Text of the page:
In summary, our findings suggest that ACCEPT software allows fast enumeration of well defined objects as CTCs and tdEVs eliminating interoperator bias. The enumeration of tdEVs in CRPC patients can provide prognostic information equivalent to CTCs in CRPC disease. tdEVs were typically detected at a 20 times higher frequencies in 7.5 ml of blood compared to CTCs so tdEVs may offer increased utility. The association between OS and CK18 in CRPC is not as strong as CTCs and tdEVs based on the respective HRs. The multivariable analysis of the full data set of CRPC patients including CTCs, tdEVs, CK18 and ccCK18 and traditional biomarkers such as age, PSA, ALP, LDH, Alb and Hb resulted in a final model with LDH, albumin, hemoglobin and tdEVs. tdEVs improved significantly the prognostic prediction of the patients. Neither CK18 nor ccCK18 were predictive of OS after LDH inclusion. CTCs were highly correlated with tdEVs so were not present in the final multivariable model but provided equivalent prognostic information. To predict whether a certain treatment will be effective, assessment of the treatment target will need to be assessed. Preferably one would examine tumor cells representing the various metastatic sites, but as that is practically not feasible, CTCs can provide this information provided that one can isolate them in sufficient quantity [28, 29]. Due to the fact that most patients have single-digit CTC counts, the higher number of tdEVs could render them to a promising surrogate biomarker for the assessment of changes of tumor load (through their rises and declines) in response to therapy over time and even in personalized therapeutics by proceeding with the downstream analysis of their protein and RNA cargo.
MATERIALS AND METHODS
Patients and healthy donors
Blood from 16 anonymous HDs was obtained after written informed consent. These samples were used to determine the baseline values of CTCs, tdEVs, CK18 and ccCK18.
All patients had histologically confirmed metastatic prostate cancer progressing despite castrate levels of testosterone and had provided written informed consent to trial protocols approved by the institutional review boards at each participating center. Two patient cohorts enrolled in different studies and during different time periods were included in the present study. More specifically, the retrospective data set consisted of 84 CRPC patients who were starting a new line of therapy and were enrolled in the IMMC-38 study  out of the 231 evaluable patients of IMMC38 study, because stored EDTA plasma of only these patients was available for further (cc) CK18 assessment. The digitally stored CellSearch images were also available.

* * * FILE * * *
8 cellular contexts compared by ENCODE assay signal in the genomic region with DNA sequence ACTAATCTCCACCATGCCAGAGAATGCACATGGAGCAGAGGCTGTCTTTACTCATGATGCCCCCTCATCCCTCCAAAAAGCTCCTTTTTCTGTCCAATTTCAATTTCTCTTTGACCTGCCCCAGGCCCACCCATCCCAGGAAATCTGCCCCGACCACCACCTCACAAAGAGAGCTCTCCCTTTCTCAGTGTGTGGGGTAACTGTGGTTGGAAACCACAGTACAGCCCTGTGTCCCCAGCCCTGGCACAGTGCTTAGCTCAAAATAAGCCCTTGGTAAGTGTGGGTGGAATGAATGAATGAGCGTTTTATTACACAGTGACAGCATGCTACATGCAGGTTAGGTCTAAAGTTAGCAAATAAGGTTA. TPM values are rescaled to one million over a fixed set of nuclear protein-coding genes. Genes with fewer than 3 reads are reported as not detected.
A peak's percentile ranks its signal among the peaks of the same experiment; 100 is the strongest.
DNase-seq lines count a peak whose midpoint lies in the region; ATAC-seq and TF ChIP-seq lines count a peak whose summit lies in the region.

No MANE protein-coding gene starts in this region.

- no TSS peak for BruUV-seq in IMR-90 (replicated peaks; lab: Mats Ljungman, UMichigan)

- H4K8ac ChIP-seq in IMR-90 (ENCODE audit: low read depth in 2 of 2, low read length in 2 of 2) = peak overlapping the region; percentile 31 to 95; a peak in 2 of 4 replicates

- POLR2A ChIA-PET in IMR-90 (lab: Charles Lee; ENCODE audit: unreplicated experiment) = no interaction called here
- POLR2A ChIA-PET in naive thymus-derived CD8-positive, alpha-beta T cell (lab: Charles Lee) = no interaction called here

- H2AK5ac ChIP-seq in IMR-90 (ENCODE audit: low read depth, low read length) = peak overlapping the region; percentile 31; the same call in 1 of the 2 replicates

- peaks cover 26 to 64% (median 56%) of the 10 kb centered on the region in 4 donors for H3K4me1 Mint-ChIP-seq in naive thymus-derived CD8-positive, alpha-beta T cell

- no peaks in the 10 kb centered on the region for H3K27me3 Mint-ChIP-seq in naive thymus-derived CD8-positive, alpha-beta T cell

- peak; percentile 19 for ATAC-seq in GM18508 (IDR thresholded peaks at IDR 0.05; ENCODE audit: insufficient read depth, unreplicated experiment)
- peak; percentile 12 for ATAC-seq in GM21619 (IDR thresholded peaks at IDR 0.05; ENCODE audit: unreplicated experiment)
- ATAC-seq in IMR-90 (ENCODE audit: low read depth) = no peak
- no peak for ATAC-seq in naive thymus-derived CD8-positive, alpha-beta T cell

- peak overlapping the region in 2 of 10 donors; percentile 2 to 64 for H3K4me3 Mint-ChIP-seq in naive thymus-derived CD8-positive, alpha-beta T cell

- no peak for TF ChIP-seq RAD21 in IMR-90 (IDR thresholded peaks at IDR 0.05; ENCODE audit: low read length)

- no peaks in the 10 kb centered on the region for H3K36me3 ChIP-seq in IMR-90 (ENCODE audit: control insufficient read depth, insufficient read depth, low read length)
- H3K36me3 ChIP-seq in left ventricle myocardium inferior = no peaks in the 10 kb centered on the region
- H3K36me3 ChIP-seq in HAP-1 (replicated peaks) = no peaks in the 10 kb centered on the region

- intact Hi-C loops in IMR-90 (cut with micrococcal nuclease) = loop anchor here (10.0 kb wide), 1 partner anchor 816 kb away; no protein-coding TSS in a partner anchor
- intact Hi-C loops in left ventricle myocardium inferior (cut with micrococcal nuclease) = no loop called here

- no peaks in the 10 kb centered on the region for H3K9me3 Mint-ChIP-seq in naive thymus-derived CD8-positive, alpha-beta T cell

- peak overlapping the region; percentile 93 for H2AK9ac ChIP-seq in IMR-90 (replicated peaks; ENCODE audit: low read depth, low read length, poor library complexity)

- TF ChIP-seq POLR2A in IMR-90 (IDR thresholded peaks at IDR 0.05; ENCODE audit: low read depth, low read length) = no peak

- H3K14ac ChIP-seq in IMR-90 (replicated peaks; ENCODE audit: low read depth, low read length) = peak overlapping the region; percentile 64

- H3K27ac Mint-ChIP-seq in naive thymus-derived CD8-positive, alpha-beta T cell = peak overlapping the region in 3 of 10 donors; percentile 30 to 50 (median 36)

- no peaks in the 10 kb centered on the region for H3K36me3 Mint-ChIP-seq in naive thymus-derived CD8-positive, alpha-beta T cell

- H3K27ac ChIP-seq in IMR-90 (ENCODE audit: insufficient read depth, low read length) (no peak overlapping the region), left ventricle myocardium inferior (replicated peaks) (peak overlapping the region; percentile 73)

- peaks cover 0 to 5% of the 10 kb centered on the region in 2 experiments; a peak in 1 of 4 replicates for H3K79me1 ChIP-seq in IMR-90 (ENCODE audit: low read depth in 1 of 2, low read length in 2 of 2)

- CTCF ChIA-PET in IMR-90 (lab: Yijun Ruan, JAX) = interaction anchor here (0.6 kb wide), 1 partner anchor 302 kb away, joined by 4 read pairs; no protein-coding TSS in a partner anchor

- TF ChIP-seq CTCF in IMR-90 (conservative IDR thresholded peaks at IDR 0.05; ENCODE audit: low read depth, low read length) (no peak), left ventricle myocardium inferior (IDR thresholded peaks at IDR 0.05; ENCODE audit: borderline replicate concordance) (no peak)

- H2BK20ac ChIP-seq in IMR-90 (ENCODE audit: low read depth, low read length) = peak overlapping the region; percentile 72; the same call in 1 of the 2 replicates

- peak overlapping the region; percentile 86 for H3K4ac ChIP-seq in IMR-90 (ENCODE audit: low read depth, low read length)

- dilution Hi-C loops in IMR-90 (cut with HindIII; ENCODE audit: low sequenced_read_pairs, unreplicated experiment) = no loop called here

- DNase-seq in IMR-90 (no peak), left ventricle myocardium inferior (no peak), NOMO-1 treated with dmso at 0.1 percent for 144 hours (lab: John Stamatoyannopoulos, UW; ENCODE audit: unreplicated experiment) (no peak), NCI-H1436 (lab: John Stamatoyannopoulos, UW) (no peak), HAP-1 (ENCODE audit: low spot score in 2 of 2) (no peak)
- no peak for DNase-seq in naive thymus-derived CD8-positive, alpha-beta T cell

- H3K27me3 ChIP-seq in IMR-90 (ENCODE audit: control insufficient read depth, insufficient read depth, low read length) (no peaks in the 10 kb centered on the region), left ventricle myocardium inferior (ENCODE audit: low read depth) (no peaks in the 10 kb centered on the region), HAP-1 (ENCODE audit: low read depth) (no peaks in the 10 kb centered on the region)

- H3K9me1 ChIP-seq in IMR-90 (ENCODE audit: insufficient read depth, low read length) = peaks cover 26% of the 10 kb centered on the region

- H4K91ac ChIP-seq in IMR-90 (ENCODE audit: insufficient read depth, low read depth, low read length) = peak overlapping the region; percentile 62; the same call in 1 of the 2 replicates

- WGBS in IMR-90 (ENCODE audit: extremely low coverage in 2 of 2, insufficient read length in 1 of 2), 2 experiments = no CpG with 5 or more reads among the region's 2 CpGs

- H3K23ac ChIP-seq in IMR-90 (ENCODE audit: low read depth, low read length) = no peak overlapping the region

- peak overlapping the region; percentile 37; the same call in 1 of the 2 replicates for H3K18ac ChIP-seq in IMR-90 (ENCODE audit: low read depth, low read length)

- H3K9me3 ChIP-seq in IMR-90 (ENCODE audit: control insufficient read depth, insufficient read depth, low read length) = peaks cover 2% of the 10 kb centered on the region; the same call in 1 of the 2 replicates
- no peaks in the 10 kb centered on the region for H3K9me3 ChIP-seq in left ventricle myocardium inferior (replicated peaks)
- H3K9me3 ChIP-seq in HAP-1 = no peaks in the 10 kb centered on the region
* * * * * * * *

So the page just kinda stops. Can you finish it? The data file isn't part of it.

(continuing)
The prospective data set consisted of 45 CRPC patients who were starting a new line of therapy at the Royal Marsden Hospital, and from whom stored plasma samples in CellSave and digitally stored CellSearch images were available.
Sample collection and preparation
For the retrospective data set, 7.5 mL of blood was collected in CellSave blood collection tubes (Menarini, Huntingdon Valley, PA, USA) and 5–10 mL of blood in in EDTA tubes. For CTC and tdEV assessment, CellSave blood was processed with the CellSearch Autoprep within 96 hours from the time of blood draw. For CK18 and ccCK18 assessment, EDTA blood was centrifuged for 10 minutes at 1710 g without brake within 24 hours from the time of blood draw and plasma was collected and stored at –80° C until further use. The plasma samples of the retrospective data set were assessed for CK18 and ccCK18 within 5 years from their collection.
For both the prospective data set as well as the healthy donors, 7.5 mL of blood was collected in CellSave tubes, and was processed within 96 hours after collection. More specifically, the blood samples were centrifuged for 10 minutes at 800 g without brake and 0.5–2.0 mL of plasma was collected without disturbing the buffy coat, and stored at –80° C directly after collection until further use. The remaining blood sample was processed with the CellSearch system. The plasma samples of the HDs and the prospective data set were assessed for CK18 and ccCK18 levels within 1 year from their collection.
Isolation and detection of CTCs and tdEVs
The CellSearch system (Menarini, Huntingdon Valley, PA, USA) was used to isolate and detect CTCs and tdEVs. The system consists of the CellTracks Autoprep® and the CellTracks Analyzer II®. The CellTracks Autoprep® immunomagnetically enriches EpCAM+ objects from blood and stains the enriched objects with the nuclear dye DAPI, phycoerythrin conjugated antibodies against cytokeratin 8, 18 and 19 (CK-PE) and allophycocyanin conjugated antibody against the leukocyte specific marker CD45 (CD45-APC). The enriched labeled objects are contained in a cartridge, which is placed in a CellTracks Magnest. The CellTracks Analyzer II® captures digital images with four different fluorescent channels using a 10 ×/0.45 NA objective and a charge-coupled device camera with 6.7 × 6.7 μm sized pixels. For each cartridge, 144–180 4-layer tiff images of DAPI, FITC, CK-PE, CD45-APC are saved.
Enumeration of CTCs and tdEVs
The CTCs and tdEVs, were enumerated using the open-source ACCEPT software (http://github.com/LeonieZ/ACCEPT) developed in the frames of CTCTrap (www.utwente.nl/en/tnw/ctctrap/) and CANCER-ID EU (www.cancer-id.eu) programs. Briefly, the digitally stored CellSearch fluorescence images are processed by ACCEPT to identify objects using multiscale segmentation . Objects can be categorized using configurable criteria, and objects within a category are shown in a gallery of images as well as in scatter plots using the various parameters measured from the objects. An example of the scatterplots and images of CTCs is shown in Figure 1. The scatterplots and images of tdEVs are shown in Supplementary Figure 1. Both gates used for CTC and tdEV enumeration are mentioned in the legends of Figure 1 and Supplementary Figure 1 respectively.